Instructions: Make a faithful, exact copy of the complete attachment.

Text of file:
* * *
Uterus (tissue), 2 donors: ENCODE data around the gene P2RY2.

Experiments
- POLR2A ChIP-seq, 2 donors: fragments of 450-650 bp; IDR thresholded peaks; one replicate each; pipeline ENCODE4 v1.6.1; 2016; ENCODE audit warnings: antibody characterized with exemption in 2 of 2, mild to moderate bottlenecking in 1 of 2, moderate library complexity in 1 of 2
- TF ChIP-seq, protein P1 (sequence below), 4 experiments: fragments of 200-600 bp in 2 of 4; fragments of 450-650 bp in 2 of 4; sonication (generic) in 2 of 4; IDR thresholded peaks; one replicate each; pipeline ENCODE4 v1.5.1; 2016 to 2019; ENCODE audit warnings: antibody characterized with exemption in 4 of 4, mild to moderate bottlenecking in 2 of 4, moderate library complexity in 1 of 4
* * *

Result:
Uterus (tissue), 2 donors: ENCODE data around the gene P2RY2.

Experiments
- POLR2A ChIP-seq, 2 donors: fragments of 450-650 bp; IDR thresholded peaks; one replicate each; pipeline ENCODE4 v1.6.1; 2016; ENCODE audit warnings: antibody characterized with exemption in 2 of 2, mild to moderate bottlenecking in 1 of 2, moderate library complexity in 1 of 2
- TF ChIP-seq, protein P1 (sequence below), 4 experiments: fragments of 200-600 bp in 2 of 4; fragments of 450-650 bp in 2 of 4; sonication (generic) in 2 of 4; IDR thresholded peaks; one replicate each; pipeline ENCODE4 v1.5.1; 2016 to 2019; ENCODE audit warnings: antibody characterized with exemption in 4 of 4, mild to moderate bottlenecking in 2 of 4, moderate library complexity in 1 of 4